Share Email Print
cover

Proceedings Paper

Evaluation of the variable depth resolution of active dynamic thermography on human skin
Author(s): Nicholas J. Prindeze; Hilary A. Hoffman; Bonnie C. Carney; Lauren T. Moffatt; Murray H. Loew; Jeffrey W. Shupp
Format Member Price Non-Member Price
PDF $14.40 $18.00
cover GOOD NEWS! Your organization subscribes to the SPIE Digital Library. You may be able to download this paper for free. Check Access

Paper Abstract

Active dynamic thermography (ADT) is an imaging technique capable of characterizing the non-homogenous thermal conductance of damaged tissues. The purpose of this study was to determine optimal stimulation parameters and quantify the optical resolution of ADT through various depths of human skin. Excised tissue from plastic surgery operations was collected immediately following excision. A total of 12 thin to thick split-thickness grafts were harvested from 3 patients. Grafts were placed on top of a 3D printed resolution chart and thermal stimulation was applied from a 300W halogen lamp array for between 0.5-10 seconds to determine optimal parameters. Video was captured with a thermal camera, and analysis was performed by reconstructing an image from thermal gradients. In this study ADT resolved 0.445±0 lp/mm at a depth of 0.010”, 0.356±0.048 lp/mm at a depth of 0.015”, 0.334±0.027 lp/mm at a depth of 0.020” and 0.265±0.022 lp/mm at a depth of 0.025”. The stimulus energy required for maximum resolution at each depth was 3- 4s, 8s, 12s and 12s respectively. ADT is a sensitive technique for imaging dermal structure, capable of resolving detail as fine as 1124 μm, 1427 μm, 1502 μm and 1893 μm in thin to thick split-thickness skin grafts respectively. This study has characterized a correlation between stimulus input and maximal resolution at differing depths of skin. It has also defined the functional imaging depth of ADT to below the sub-cutis, well below conventional spectrophotometric techniques.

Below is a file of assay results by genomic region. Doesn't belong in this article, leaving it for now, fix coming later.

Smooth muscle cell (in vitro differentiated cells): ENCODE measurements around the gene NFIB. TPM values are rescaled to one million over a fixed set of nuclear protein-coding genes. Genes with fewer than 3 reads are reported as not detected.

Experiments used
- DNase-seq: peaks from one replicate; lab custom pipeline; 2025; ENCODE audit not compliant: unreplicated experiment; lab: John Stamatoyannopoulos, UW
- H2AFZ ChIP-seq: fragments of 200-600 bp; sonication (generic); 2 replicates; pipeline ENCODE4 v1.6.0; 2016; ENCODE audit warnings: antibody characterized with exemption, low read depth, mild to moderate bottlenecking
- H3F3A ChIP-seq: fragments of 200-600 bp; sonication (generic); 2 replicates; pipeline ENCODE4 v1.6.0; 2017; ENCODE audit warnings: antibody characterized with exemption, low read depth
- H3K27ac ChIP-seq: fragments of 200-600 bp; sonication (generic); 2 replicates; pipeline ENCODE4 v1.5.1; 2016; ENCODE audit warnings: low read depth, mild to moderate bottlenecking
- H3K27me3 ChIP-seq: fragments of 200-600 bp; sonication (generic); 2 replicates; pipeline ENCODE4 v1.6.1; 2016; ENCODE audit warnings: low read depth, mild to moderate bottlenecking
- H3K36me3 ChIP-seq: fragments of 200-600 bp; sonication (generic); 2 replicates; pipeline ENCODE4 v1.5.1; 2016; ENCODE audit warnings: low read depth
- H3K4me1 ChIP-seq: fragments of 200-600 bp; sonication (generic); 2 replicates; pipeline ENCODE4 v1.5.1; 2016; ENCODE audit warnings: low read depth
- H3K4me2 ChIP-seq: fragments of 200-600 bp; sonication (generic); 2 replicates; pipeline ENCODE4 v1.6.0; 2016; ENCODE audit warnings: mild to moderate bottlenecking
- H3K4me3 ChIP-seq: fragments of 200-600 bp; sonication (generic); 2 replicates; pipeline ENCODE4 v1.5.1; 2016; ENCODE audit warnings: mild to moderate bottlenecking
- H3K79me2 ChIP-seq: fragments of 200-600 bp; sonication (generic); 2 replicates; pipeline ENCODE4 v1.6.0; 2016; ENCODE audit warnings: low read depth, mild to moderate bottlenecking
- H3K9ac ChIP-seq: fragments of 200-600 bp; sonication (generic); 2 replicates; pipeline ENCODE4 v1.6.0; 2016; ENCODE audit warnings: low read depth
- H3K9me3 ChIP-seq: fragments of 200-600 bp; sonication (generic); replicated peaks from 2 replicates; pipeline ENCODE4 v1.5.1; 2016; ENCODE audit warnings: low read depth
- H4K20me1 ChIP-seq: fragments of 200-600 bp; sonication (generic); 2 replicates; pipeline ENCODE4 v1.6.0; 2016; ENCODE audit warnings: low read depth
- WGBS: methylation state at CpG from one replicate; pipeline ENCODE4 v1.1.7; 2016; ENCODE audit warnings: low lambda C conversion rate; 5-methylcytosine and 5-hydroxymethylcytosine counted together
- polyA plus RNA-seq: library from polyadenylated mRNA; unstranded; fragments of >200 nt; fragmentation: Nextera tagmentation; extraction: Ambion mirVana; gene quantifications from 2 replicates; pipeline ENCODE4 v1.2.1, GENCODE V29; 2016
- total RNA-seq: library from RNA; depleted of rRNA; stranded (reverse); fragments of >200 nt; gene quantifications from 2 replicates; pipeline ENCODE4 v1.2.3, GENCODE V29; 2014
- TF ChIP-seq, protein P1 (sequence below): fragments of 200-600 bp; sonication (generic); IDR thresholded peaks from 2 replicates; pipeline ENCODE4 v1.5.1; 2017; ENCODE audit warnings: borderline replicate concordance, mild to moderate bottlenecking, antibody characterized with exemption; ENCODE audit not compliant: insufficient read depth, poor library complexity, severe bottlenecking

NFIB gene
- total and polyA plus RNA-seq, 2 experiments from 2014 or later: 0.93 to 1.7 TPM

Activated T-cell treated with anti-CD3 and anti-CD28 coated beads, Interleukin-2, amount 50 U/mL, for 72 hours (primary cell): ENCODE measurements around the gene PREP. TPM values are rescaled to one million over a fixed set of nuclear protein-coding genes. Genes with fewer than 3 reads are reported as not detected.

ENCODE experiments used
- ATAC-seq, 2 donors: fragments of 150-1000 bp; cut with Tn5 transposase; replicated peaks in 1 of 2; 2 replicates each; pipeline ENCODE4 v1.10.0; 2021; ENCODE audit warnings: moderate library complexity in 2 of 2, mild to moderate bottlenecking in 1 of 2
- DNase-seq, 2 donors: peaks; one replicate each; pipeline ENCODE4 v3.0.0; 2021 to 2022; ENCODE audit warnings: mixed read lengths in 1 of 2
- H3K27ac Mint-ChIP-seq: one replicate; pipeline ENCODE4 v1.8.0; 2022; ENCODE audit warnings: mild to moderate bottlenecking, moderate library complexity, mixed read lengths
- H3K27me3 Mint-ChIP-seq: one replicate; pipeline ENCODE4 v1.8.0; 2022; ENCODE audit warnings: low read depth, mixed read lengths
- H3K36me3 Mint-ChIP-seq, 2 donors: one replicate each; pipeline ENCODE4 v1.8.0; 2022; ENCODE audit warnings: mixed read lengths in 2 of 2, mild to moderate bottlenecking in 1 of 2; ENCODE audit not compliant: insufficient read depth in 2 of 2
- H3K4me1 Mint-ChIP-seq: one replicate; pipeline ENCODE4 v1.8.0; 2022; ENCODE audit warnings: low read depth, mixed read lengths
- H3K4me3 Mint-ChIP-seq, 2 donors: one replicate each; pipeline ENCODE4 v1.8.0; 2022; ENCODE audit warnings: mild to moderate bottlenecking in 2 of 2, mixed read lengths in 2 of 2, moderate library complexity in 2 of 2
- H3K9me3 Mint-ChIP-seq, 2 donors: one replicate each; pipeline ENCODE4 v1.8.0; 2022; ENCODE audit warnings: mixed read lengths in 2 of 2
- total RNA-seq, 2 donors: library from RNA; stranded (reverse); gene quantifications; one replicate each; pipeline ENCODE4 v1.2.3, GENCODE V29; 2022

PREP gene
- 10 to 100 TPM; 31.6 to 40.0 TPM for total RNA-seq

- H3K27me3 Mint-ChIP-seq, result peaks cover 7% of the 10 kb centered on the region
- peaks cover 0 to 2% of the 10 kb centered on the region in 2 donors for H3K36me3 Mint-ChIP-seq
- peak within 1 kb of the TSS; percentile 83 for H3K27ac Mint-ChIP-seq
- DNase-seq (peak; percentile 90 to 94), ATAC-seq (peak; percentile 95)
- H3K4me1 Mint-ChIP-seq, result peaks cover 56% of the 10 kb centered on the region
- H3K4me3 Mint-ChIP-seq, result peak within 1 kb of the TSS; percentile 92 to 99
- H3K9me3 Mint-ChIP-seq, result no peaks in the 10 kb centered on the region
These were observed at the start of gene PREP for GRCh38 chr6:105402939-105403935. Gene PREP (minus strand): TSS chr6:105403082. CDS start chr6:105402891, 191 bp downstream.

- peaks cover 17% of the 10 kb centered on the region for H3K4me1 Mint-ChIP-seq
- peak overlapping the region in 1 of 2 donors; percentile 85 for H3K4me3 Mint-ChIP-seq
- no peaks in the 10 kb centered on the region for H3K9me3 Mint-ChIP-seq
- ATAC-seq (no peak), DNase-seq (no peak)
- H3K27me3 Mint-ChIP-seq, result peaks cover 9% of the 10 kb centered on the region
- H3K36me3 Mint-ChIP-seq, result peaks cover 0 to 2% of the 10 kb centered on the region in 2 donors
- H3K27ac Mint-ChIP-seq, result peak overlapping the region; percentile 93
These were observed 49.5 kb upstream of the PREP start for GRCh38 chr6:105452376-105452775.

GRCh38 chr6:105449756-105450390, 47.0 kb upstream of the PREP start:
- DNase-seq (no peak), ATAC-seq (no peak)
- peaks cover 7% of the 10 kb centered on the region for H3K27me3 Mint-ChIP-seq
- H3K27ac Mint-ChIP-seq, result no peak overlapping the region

Paper Details

Date Published: 19 June 2015
PDF: 5 pages
Proc. SPIE 9531, Biophotonics South America, 95310P (19 June 2015); doi: 10.1117/12.2180807
Show Author Affiliations
Nicholas J. Prindeze, Firefighters' Burn and Surgical Research Lab., MedStar Health Research Institute (United States)
Hilary A. Hoffman, Firefighters' Burn and Surgical Research Lab., MedStar Health Research Institute (United States)
Bonnie C. Carney, Firefighters' Burn and Surgical Research Lab., MedStar Health Research Institute (United States)
Lauren T. Moffatt, Firefighters' Burn and Surgical Research Lab., MedStar Health Research Institute (United States)
Murray H. Loew, George Washington Univ. (United States)
Jeffrey W. Shupp, Firefighters' Burn and Surgical Research Lab., MedStar Health Research Institute (United States)
The Burn Ctr., MedStar Washington Hospital Ctr. (United States)


Published in SPIE Proceedings Vol. 9531:
Biophotonics South America
Cristina Kurachi; Katarina Svanberg; Bruce J. Tromberg; Vanderlei Salvador Bagnato, Editor(s)

© SPIE. Terms of Use
Back to Top